A few weeks after a deluded person etched his name into Roman history in too literal a sense, Formula E’s best hopes to do the same in a more appropriate way.
Having started season nine with three wins and five podiums in the first five races, fans could be forgiven for thinking Porsche had closed the championships early: clearly clear in the team standings and Pascal Wehrlein flying at the top of the drivers’ standings .
Heading to Italy for the double-header in rounds 13 and 14, that didn’t quite work out. Wehrlein is now third, while Porsche remain top of the teams, but their lead has faded and is now just six points, with four races to go.
After an exciting first third of the season, the watchword heading for Sao Paulo was “consistency”; the team wanted to make small improvements to make sure they went from boom-and-bust between one driver and another to regularly making sure both could fight for positions and points. Again, that didn’t all go quite according to plan. From the seventh round in Berlin to the last timeout in Portland, both Wehrlein and Antonio Felix Da Costa managed to finish in the top five just once – although in five of the last seven races, both drivers are roped some points at least.
So a mix of improvements in some respects and not quite maximizing the opportunities available to them. But heading into the 2023 home stretch, the TAG Heuer Porsche team principal has laid out exactly why that’s no surprise, as well as why there’s still so much cause for optimism given how far the team has come this year.
“It’s a very exciting title race! We had the lead and we recaptured it. Pascal also in the drivers’ championship. Our goal from the start was to have a good functioning in the team and a competitive car,” said motorsport director Florian Modlinger. the independent ahead of the Rome E-Prix this weekend.
“When you look at where we’ve come from, seventh and eighth in the last three seasons to fight for the championship, it’s very satisfying.
“That means everything is going according to plan. In the final races, you never know what’s going to happen. I don’t want to set a preference [between the titles], we are in the championship battle for both. The goal and attitude is ‘we want both’.”
In the early months of the year, Porsche’s home-built powertrain was cited as one of the main reasons for their exceptional start.
Avalanche Andretti also uses the same hardware as a customer team and it was they who kept pace with Porsche early on, thanks mainly to the efforts of British driver Jake Dennis. Later on, the Jaguar powertrain proved just as effective and reliable – but rather than fundamental changes to the equipment, Modlinger believes this was simply an extension of life in the sport: sometimes it goes well, sometimes it doesn’t.
“We collected the points quickly from the garage, where others had incidents, breakdowns, other problems. We had our problems midway through the season when we didn’t collect the points we could have.
“This means we are still fighting with Jaguar in general and their powertrain. We have made different steps for them, but we are on the same level and have different strengths and characteristics. If one had made a bigger step by a tenth, or a tenth and a half, the car would dominate. We can’t see this at the moment, so it’s level — and the pure seasonal stats we should be happy with. No other team has achieved four victories after twelve races.”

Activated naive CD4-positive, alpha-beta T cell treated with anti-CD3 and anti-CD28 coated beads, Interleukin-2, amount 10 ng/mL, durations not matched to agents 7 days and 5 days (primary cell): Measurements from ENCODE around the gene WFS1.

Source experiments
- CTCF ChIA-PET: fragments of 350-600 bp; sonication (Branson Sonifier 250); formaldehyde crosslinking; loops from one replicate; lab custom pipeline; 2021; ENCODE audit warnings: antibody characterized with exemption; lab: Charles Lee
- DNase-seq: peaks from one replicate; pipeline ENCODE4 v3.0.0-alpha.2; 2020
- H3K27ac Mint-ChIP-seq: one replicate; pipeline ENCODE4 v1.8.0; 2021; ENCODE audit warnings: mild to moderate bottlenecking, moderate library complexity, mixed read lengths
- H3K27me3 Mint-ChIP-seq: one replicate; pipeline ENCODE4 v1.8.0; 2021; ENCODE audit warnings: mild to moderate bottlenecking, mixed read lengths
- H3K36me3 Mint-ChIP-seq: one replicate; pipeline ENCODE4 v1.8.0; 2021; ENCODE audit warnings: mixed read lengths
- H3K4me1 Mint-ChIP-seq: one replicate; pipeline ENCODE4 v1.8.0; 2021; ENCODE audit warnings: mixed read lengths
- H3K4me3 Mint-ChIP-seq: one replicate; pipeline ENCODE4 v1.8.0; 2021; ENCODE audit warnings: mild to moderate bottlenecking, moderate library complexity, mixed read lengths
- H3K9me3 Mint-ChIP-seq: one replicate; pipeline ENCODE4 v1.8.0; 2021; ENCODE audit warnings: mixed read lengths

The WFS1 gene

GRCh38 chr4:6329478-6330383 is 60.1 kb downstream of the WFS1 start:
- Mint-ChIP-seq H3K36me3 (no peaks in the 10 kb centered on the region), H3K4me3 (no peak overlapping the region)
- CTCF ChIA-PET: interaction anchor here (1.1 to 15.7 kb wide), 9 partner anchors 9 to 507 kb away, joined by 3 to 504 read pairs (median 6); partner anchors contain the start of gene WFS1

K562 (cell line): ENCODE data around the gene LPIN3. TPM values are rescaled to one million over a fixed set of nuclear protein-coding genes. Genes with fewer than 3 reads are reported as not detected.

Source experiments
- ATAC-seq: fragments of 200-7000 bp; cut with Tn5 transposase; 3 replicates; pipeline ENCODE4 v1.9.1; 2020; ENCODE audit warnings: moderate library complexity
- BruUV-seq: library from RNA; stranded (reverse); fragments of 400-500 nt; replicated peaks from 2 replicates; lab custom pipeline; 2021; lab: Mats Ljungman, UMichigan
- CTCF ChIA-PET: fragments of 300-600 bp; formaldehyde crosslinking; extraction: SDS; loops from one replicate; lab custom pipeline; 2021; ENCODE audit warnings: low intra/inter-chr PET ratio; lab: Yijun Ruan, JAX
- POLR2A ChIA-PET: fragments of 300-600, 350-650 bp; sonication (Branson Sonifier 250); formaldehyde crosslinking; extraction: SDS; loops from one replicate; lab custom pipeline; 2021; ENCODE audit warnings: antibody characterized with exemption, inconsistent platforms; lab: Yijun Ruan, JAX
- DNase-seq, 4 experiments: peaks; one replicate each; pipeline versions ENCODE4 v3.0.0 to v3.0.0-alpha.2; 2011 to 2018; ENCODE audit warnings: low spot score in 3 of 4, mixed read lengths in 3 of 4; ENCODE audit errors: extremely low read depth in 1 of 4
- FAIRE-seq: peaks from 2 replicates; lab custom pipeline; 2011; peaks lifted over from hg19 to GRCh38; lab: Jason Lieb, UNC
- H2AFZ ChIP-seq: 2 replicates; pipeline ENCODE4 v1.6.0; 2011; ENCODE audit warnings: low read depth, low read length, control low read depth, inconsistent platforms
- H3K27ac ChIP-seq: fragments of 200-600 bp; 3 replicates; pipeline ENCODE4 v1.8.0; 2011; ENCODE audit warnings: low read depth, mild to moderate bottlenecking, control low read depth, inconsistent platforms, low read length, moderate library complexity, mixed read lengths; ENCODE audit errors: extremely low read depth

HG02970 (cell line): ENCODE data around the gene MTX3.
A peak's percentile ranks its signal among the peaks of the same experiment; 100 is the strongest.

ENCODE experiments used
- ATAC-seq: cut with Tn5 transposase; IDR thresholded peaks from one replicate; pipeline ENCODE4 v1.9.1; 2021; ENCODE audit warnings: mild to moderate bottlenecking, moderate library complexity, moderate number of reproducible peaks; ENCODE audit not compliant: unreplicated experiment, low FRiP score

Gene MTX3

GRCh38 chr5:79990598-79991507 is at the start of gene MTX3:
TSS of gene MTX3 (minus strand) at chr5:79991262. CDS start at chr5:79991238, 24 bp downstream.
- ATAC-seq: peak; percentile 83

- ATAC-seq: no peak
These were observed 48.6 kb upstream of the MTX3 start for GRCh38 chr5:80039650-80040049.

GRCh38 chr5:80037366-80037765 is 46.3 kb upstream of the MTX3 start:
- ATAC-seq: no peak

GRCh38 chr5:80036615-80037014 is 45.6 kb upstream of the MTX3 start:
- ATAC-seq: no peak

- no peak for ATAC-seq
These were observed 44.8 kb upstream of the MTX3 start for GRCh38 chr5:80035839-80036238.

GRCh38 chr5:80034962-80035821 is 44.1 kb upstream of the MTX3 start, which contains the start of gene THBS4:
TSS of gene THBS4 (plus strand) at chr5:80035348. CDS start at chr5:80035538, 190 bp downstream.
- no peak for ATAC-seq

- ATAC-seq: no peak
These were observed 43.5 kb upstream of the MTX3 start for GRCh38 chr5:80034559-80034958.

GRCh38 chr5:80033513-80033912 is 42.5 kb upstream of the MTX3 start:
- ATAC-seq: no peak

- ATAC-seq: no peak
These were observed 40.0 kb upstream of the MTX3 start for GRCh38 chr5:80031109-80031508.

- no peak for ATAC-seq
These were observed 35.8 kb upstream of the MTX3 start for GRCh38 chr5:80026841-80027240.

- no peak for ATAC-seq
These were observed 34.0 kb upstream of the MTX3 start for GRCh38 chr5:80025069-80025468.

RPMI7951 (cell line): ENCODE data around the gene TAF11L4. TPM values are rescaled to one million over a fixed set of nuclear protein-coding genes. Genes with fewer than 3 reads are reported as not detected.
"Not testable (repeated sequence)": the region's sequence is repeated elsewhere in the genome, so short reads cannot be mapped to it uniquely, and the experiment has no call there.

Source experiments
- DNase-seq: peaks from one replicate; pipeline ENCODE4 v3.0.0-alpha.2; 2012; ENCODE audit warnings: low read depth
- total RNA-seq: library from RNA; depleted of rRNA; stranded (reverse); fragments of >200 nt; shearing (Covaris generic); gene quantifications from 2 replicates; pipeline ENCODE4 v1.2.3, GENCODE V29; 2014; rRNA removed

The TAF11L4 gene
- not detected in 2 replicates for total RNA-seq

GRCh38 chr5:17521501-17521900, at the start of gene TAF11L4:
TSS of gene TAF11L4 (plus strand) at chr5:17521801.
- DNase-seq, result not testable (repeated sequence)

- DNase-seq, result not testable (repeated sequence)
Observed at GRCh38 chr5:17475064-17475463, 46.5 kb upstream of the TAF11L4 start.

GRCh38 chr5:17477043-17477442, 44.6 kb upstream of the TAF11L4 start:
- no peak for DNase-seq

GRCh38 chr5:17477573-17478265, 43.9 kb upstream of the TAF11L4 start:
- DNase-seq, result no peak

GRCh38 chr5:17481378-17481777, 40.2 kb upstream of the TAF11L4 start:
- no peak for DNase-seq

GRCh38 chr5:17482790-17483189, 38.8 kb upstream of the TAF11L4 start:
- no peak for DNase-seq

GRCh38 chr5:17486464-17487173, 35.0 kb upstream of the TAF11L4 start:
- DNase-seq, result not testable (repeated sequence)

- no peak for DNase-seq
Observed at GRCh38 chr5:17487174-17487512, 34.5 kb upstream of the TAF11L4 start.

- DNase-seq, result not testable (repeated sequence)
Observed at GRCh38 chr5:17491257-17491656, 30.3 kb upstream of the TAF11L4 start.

An extra win may prove vital in the end.
The gap at the top is now just six points in the teams’ championship, while as Modlinger points out, combining the points between Porsche-powered and Jaguar-powered cars on the grid gives a difference of just one point, an incredibly level playing field for the frontrunners to fight against.
But in the drivers’ standings, Wehrlein’s lead vanished two laps ago after his most recent win was three in Jakarta. Dennis, who finished in second place three times in a row, has propelled him to the top, just one point ahead of Nick Cassidy who won in Portland. He, in turn, is just 15 points off Porsche’s own big hopes, while Jaguar’s Mitch Evans – another 16 points back – can’t be ruled out either.
To take victory in Rome, and later in the season finale in London, qualifying will become all the more important on circuits where overtaking may not be as common. The quest for pre-race pace is one that has occasionally plagued Porsche this year, and Modlinger knows they have to do it now if they want to celebrate on multiple fronts. Indeed, he set a minimum target for both Wehrlein and Da Costa.
“We had to improve and look for the last bits and pieces, how to race in races without overtaking too much.
“On some circuits like Monaco, Berlin, Portland there are qualifying sessions that we cannot be satisfied and happy with. In Portland the starting position was not key, but in the last races it will be very important. In Rome and London, both drivers must be in the top ten of the grid.
“The key will be for the driver to get the best out of the car during qualifying: understanding and performance of the tyres, set-up, balance. These are the factors that we need to bring together and fully optimize. Qualifying will have a big impact on the result of the race.”
A season of progress is undeniable for Porsche. But the line between progress and success is thin; it takes a perfectly executed plan to write contemporary history in the Eternal City.
Season nine calendar, 2023
- Round 13, Rome – July 15, 2:03pm BST
- Round 14, Rome – July 16, 2:03pm BST
- Round 15, London – July 29, 5:03pm BST
- Round 16, London – July 30, 5:03pm BST
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